Oil rigs extract raw petroleum from the Earth.

By Jeff Sanford

Toronto, Ontario -- January 9, 2017 -- In this week's Tuesday Ticker, some of the big trends for 2018, a good start to the year for stock markets, the meltdown in sub-prime auto-lending, and much, much more!

Stock markets have started 2018 with a bang. Last week the Dow Jones Industrial Average traded above the 25,000 point mark for the first time in history. The S&P 500 registered a positive advance every month of the calendar year in 2017. This is the first time in the 90-year history of the relevant data set that this has happened. The Nasdaq market sets its own record, closing above 7,000 on Tuesday. Few expect that market to repeat its 2017 performance - the Nasdaq was up 37 percent last year, but whatever the case, the market indices are off to a strong start.

Many fund managers are sounding a warning to investors about current valuations, which do seem stretched. One common market metric is the so-called price-to-earnings (PE) ratio. Today, one way of measuring that ratio (using ten-year averages to calculate earnings) suggests that markets are over-valued and in a way that is similar to 1929 and the mid-2000s - or just before the Great Depression and Great Recession. Other market analysts point out that the difference between the yield on a 10-year bond and a 2-year bond has decreased to about 0.5. In the past that kind of a compression (down from 2.5 or 3 at other times) is a predictor of recessions. Prudently, many fund managers are preaching caution in terms of market exposure. That is solid advice.

On the other hand, there is good reason for optimism. Market analysts credited the recent record highs in U.S. stock markets on a strong monthly jobs report. Employment growth is, arguably, the best indicator of real and solid economic growth, so perhaps there is a reason for optimism.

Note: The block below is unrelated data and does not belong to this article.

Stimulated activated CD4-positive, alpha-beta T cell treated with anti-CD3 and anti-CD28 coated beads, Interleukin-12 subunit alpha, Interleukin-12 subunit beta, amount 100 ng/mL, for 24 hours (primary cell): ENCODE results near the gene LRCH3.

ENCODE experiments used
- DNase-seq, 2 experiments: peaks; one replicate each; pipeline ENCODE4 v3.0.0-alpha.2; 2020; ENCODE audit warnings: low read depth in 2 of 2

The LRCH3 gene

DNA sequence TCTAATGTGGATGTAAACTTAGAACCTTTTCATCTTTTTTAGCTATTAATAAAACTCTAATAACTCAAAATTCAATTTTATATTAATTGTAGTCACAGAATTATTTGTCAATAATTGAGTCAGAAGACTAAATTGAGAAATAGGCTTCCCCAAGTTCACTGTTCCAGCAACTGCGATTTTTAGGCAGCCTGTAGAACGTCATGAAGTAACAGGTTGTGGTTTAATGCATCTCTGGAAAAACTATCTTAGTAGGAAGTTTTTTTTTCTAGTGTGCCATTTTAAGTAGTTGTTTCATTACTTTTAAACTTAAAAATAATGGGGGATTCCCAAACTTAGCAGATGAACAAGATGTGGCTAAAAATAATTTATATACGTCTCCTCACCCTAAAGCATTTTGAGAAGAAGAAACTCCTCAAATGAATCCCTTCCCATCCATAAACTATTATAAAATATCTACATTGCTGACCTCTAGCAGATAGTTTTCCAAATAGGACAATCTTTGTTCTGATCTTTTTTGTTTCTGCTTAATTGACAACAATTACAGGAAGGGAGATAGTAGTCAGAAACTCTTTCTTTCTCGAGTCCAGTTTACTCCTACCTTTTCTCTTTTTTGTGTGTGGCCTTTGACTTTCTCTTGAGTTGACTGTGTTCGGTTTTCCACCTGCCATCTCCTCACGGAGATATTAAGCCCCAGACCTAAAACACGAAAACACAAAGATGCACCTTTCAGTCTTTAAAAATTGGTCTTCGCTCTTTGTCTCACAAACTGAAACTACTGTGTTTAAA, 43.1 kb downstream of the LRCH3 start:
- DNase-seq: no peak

North of the border, surveys suggest that the Canadian TSX Composite Index will advance a gentle 4.4 percent in 2018, down from a six percent gain in 2017. It would also trail the advances expected on most global indices.

Within the collision repair sector, shares of Boyd Group Income Fund had another great year. With the stock rising from a low of $82 a share in February to $100 at the start of 2018. The increase caps a long period of outsized growth for the Winnipeg-based company, which has become one of the leading collision repair centre chains on the continent. Shares in Boyd were trading under $50 as recently 2015, and in 2013, shares were went low as $12 a share - no wonder the stock has become investor favourite.

A new carbon tax in Alberta came into effect on New Year’s Day. The tax, $30 per tonne, will add 6.73 cents per litre to the cost of gasoline. Even with the new levy, Alberta motorists will pay less tax than Canadians in other provinces.

Vancouver residents will pay the most in the year ahead according to the GasBuddy Fuel Price Outlook. Residents of that city will pay between $1.46 to $1.52. Toronto residents will pay $1.29 to $1.35 per litre. Overall the average cost for gasoline in Canada in 2018 will be up at $1.19 per litre.

Could a rising price of crude oil send the price of gasoline even higher in the years to come? Sure. The talk about another spike in the price of crude oil (similar to the one in 2007) continues to bubble up. Some analysts are now predicting prices could spike again to $100 a barrel by the 2020s, a price that would likely stall the economy.

When the price of crude spiked to almost $150 a barrel in the summer of 2007, gasoline was selling at as much as $4 a gallon in the U.S. And $3 a litre here in Canada. As consumers put more in the tank there was less money leftover for consumer items. Retailers suffered. In the U.S. securities based on home loans given to people with less than prime credit ratings suddenly less money to put toward those mortgages. The market in mortgage-based securities melted down. Major banks shuddered and collapsed. The stock market plunged.